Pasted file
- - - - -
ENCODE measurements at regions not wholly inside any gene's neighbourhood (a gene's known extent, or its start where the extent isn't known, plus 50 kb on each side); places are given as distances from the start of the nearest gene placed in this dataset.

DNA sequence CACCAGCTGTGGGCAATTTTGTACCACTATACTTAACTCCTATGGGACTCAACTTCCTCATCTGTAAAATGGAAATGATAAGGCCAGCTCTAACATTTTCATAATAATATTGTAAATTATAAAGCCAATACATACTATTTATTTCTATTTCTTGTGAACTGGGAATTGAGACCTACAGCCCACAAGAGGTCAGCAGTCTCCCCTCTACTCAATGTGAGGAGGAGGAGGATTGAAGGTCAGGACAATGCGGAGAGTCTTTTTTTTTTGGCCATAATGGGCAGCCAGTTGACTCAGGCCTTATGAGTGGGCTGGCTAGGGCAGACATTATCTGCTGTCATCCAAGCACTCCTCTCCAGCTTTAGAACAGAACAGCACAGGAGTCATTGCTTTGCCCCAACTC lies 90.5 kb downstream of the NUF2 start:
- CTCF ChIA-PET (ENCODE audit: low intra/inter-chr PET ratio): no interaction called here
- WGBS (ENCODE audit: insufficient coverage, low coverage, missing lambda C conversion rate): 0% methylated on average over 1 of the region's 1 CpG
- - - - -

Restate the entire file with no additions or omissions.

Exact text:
ENCODE measurements at regions not wholly inside any gene's neighbourhood (a gene's known extent, or its start where the extent isn't known, plus 50 kb on each side); places are given as distances from the start of the nearest gene placed in this dataset.

DNA sequence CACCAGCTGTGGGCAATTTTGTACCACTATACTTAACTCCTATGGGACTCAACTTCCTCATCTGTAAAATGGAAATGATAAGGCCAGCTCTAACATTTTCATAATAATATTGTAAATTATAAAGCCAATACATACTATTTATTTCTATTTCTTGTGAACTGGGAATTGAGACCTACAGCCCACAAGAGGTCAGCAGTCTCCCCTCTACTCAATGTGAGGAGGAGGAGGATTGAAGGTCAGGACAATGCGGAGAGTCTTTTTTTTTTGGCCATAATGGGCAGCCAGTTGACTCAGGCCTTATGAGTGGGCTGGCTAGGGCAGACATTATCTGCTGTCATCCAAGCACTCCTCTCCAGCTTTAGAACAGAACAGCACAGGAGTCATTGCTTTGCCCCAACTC lies 90.5 kb downstream of the NUF2 start:
- CTCF ChIA-PET (ENCODE audit: low intra/inter-chr PET ratio): no interaction called here
- WGBS (ENCODE audit: insufficient coverage, low coverage, missing lambda C conversion rate): 0% methylated on average over 1 of the region's 1 CpG